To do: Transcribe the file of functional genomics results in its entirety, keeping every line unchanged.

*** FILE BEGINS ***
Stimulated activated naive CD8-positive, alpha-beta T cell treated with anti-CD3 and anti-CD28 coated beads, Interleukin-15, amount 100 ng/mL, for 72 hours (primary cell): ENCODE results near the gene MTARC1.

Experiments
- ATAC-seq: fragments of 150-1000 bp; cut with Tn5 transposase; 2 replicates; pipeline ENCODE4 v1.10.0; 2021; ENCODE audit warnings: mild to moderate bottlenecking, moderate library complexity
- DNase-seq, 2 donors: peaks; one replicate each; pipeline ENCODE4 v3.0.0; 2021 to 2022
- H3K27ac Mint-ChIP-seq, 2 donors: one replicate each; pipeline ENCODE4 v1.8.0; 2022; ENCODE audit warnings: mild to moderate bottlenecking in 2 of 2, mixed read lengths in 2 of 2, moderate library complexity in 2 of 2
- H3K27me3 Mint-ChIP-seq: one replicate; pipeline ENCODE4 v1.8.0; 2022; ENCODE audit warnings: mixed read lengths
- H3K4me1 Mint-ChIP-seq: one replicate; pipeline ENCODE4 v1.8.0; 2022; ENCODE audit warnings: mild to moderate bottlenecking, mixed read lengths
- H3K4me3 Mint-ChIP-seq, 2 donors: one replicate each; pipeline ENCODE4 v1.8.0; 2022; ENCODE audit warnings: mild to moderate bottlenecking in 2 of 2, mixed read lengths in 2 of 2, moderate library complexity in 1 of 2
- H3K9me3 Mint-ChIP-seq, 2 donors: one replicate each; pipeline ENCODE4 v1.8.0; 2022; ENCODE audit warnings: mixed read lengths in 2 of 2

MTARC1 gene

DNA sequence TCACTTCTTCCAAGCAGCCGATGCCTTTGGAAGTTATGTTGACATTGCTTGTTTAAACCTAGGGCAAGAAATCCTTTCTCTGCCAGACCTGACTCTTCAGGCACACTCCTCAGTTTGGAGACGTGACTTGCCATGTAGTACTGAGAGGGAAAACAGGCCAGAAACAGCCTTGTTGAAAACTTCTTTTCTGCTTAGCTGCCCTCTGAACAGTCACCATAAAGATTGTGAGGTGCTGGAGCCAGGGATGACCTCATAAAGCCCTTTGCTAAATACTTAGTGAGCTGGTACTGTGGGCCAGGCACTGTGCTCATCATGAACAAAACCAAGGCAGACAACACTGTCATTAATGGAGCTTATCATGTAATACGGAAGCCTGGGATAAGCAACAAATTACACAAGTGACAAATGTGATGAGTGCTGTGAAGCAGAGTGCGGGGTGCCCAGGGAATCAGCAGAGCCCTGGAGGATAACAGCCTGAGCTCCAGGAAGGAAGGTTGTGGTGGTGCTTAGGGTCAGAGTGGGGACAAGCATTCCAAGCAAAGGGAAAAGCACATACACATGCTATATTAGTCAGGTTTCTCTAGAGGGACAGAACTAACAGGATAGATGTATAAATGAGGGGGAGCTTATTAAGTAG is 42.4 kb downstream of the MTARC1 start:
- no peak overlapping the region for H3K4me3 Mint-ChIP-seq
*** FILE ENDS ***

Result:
Stimulated activated naive CD8-positive, alpha-beta T cell treated with anti-CD3 and anti-CD28 coated beads, Interleukin-15, amount 100 ng/mL, for 72 hours (primary cell): ENCODE results near the gene MTARC1.

Experiments
- ATAC-seq: fragments of 150-1000 bp; cut with Tn5 transposase; 2 replicates; pipeline ENCODE4 v1.10.0; 2021; ENCODE audit warnings: mild to moderate bottlenecking, moderate library complexity
- DNase-seq, 2 donors: peaks; one replicate each; pipeline ENCODE4 v3.0.0; 2021 to 2022
- H3K27ac Mint-ChIP-seq, 2 donors: one replicate each; pipeline ENCODE4 v1.8.0; 2022; ENCODE audit warnings: mild to moderate bottlenecking in 2 of 2, mixed read lengths in 2 of 2, moderate library complexity in 2 of 2
- H3K27me3 Mint-ChIP-seq: one replicate; pipeline ENCODE4 v1.8.0; 2022; ENCODE audit warnings: mixed read lengths
- H3K4me1 Mint-ChIP-seq: one replicate; pipeline ENCODE4 v1.8.0; 2022; ENCODE audit warnings: mild to moderate bottlenecking, mixed read lengths
- H3K4me3 Mint-ChIP-seq, 2 donors: one replicate each; pipeline ENCODE4 v1.8.0; 2022; ENCODE audit warnings: mild to moderate bottlenecking in 2 of 2, mixed read lengths in 2 of 2, moderate library complexity in 1 of 2
- H3K9me3 Mint-ChIP-seq, 2 donors: one replicate each; pipeline ENCODE4 v1.8.0; 2022; ENCODE audit warnings: mixed read lengths in 2 of 2

MTARC1 gene

DNA sequence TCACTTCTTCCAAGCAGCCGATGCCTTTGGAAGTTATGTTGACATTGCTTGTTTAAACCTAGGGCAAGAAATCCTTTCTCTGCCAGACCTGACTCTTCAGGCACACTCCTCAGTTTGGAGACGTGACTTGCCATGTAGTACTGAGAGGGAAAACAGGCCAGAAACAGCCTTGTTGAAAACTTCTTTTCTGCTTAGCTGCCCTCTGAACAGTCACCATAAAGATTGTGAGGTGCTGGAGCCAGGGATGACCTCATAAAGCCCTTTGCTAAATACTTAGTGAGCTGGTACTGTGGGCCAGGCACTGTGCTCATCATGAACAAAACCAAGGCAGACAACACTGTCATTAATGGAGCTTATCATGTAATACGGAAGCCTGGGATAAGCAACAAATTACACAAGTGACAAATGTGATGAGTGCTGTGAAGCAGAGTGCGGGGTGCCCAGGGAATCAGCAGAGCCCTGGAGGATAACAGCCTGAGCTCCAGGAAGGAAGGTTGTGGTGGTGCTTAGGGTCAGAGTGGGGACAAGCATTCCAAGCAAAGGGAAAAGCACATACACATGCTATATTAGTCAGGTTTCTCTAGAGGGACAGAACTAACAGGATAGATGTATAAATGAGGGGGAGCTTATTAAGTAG is 42.4 kb downstream of the MTARC1 start:
- no peak overlapping the region for H3K4me3 Mint-ChIP-seq